If you read articles on the current thoughts on project management, it appears that traditional project management and agile project management are at odds with each other. A good project manager pulls from both frameworks to help ensure that communications happens. Processes need documentation to allow a clear discussion with stakeholders. Understanding the mindset of transparency, values and people in Agile and leveraging just enough process steps creates a success environment. (Dr. Dobbs, Survey Says…Agile Has Crossed the Chasm Scott Ambler, July 02, 2007)
How does Agile Project Management Fit?
Agile project management methodology gives developers a direct connection to the customer. Companies using agile project management and the scrum methodology deliver value to customers through building products within a fixed budget and time. Customers and designers work together discussing the product requirements ensuring that a common understanding exists between the teams. By producing working interim deliverables, customers offer guidance to the next iteration, reducing project failures.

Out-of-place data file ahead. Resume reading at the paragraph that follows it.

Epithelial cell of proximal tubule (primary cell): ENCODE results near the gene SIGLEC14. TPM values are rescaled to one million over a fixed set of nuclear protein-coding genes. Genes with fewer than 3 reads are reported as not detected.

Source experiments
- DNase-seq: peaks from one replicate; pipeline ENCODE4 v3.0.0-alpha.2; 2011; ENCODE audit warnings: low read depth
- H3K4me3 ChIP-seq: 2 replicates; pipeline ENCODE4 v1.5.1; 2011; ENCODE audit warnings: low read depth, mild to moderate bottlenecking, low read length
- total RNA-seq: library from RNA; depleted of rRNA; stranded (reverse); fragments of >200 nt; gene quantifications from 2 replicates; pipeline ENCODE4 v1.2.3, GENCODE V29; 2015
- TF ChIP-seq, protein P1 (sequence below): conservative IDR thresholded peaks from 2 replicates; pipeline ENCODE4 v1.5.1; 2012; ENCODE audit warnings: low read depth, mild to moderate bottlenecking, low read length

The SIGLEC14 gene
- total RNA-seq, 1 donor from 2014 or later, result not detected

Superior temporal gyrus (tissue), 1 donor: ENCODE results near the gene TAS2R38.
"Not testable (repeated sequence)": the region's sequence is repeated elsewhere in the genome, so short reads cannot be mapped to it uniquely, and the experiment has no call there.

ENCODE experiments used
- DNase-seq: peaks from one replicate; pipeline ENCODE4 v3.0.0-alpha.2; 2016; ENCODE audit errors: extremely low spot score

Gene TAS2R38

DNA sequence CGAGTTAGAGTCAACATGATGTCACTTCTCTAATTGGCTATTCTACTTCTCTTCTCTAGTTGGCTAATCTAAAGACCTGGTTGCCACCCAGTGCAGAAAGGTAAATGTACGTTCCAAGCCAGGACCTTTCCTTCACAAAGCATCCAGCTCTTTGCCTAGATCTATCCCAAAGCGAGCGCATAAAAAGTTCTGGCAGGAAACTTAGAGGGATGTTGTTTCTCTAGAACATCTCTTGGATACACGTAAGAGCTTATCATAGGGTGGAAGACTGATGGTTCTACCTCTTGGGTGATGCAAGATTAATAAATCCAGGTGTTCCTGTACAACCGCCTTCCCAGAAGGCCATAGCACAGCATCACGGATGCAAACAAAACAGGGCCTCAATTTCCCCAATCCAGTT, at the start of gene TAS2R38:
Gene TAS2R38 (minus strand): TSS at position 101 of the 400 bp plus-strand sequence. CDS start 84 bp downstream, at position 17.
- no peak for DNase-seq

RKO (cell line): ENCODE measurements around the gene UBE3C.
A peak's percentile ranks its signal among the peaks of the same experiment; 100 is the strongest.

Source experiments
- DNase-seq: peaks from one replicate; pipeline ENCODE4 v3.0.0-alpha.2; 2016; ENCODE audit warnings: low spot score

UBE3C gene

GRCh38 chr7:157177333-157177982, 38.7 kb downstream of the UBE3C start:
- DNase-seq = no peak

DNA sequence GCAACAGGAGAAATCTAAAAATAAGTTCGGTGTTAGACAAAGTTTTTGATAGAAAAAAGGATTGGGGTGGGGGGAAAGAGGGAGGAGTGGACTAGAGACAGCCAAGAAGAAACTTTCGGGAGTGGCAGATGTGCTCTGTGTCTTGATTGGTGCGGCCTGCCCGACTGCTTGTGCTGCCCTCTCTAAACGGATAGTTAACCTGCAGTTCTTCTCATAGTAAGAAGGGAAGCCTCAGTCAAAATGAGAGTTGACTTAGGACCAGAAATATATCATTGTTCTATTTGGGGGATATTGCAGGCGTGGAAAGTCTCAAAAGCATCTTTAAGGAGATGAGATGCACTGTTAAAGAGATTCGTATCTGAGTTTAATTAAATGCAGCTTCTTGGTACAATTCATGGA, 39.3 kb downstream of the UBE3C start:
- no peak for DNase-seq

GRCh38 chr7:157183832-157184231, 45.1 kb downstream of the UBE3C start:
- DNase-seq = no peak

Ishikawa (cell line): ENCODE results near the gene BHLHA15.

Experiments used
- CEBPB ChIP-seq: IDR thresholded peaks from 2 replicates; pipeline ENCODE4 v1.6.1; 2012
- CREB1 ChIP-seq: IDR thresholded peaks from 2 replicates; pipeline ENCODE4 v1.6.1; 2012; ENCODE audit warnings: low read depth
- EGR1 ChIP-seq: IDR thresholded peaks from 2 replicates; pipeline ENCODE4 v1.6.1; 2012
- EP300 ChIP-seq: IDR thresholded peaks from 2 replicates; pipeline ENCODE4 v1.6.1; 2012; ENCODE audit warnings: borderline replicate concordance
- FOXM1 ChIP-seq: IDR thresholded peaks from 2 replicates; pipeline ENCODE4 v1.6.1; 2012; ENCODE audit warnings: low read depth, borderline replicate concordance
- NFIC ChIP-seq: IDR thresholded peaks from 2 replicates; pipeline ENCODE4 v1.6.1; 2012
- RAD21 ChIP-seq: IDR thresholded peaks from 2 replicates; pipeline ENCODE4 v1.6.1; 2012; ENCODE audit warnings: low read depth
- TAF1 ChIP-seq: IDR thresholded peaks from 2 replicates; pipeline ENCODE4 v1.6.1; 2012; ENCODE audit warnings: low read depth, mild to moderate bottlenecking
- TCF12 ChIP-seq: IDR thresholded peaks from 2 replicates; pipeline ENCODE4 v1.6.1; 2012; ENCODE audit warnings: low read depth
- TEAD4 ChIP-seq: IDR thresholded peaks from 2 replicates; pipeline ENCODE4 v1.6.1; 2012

Is the Scrum Methodology Agile Project Management?
The scrum methodology represents one of the dominant frameworks used in North America to apply agile principles. Product managers and teams find the framework readily adaptable across a broad array of projects and products. Everything from software development to catering customization benefits from using the scrum method. The word scrum was borrowed from the rugby analogy given by Professors Takeuchi and Nonaka in their paper The New, New Product Development Game (Harvard Business Review, 1986).
Who is on a Scrum Team?
Let’s look at the players in the scrum methodology framework:
Product Owner(s): The product owner gathers requirements, organizes features and deliverables – all prioritized by business value. The product owner consolidates client requirements into prioritized sets based on market value. The product owner also determines the deliverables release plan as well as accepts and rejects the work results. The product owner must be different from the Scrum Master. The Scrum Master and product owner need to be able to express differing opinions. The Scrum Master’s primary role of removing roadblocks usually means negotiating with the product owner on the ranking of features. If one person holds the role, the scrum team suffers.